13. Financial system policies focus on reducing liquidity and solvency risks. Specifically, (i) the Superintendence of Banks and Financial Institution (SBEF) improved its early warning systems to monitor liquidity and solvency risks; (ii) the government eliminated legislation that relaxed provisioning requirements, and the SBEF issued tight norms on loan classification and provision regulations for a gradual increases in provisions through May 2008, with the first increase to take place by end-May 2005; (iii) the government submitted to Congress an amendment to the banking law for the creation of the Financial Restructuring Fund as a legal entity, to ensure appropriate financing for bank resolution processes through end-2005 and to reinforce the SBEF’s regulatory and budgetary autonomy; and (iv) the authorities clarified that regulatory powers over the financial system lie only with the central bank and the SBEF.

14. The authorities intend to submit by September 2005 a bill creating a deposit insurance scheme, with partial deposit coverage and adequate financing; and will sell the state’s stake in NAFIBO1 bank by December 2005. Moreover, the Bolivian authorities will submit to Congress a draft legislation to improve the legal framework for corporate restructuring and bankruptcy by end-September 2005.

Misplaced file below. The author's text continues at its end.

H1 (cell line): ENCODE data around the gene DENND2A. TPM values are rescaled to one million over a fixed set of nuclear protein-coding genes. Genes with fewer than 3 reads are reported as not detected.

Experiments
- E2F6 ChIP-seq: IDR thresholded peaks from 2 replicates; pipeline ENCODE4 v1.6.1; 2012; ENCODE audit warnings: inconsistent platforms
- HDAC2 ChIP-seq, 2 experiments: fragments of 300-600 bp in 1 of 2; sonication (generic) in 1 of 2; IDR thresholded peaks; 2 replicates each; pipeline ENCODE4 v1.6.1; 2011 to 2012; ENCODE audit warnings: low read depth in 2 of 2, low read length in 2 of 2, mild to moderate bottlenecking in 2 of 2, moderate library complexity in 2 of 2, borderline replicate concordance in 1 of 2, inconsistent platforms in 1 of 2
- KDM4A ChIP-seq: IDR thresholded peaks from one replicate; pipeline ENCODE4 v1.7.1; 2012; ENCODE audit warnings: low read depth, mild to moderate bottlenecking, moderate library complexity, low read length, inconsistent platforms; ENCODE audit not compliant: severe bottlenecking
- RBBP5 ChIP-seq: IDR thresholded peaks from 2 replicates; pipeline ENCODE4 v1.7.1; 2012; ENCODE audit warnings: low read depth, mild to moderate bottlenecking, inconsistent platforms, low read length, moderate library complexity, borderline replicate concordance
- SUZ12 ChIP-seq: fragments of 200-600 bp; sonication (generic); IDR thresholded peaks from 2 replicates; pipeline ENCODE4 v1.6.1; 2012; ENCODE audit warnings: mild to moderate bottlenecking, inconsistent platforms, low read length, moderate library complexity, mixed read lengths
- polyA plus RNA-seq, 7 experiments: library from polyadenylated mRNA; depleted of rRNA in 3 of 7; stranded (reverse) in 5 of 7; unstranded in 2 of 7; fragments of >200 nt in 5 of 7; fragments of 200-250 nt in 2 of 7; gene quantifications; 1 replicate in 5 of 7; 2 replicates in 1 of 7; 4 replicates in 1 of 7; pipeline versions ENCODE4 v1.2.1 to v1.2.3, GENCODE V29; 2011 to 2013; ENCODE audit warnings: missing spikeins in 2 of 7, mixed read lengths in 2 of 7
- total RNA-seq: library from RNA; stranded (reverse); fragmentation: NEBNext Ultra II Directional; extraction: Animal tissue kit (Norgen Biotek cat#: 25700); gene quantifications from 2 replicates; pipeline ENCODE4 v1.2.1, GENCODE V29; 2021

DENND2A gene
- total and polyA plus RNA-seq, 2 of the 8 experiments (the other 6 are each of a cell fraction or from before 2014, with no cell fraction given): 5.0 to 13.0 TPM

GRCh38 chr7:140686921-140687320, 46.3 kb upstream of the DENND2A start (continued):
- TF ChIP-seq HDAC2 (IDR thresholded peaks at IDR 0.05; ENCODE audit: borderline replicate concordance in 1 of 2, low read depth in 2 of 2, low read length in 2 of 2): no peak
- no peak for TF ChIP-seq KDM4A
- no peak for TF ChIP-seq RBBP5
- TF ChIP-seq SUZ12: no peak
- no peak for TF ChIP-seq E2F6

15. To strengthen the prudential framework and induce banks to internalize risks associated with the high level of dollarization, the central bank plans to gradually increase reserve requirements on dollar deposits. In addition, by August 2005 the SBEF will require financial institutions to assess their exposure to credit risks derived from debtors’ currency mismatches.

III. Next Steps

16. Bolivia has large gas reserves. Efficient exploitation is critical to ensure that this resource enhances growth, reduces poverty, and contributes to debt sustainability over the medium term. Despite difficulties, by end-June 2005 the authorities are expecting Congress to approve a hydrocarbons law that can facilitate the adoption of a gas export strategy. The authorities have emphasized that Bolivia needs a framework to attract investment and generate increasing revenues by eliminating tax loopholes and improving administration.

17. Finally, the participatory process with civil society to provide input for a new PRSP, embodied in the National Dialogue, was concluded in December 2004. Building on this, and after the hydrocarbons law is approved, the Bolivian authorities plan to request Fund support for the policies formulated in the PRSP through a new three-year arrangement. The authorities have been holding meetings with the international community to exchange views on a PRSP strategy, and plan to hold a follow-up Consultative Group meeting later in the year.


Nacional Financiera Boliviana (NAFIBO) is a second floor financial institution. The state and the Andean Development Corporation own 80 and 20 percent of shares, respectively.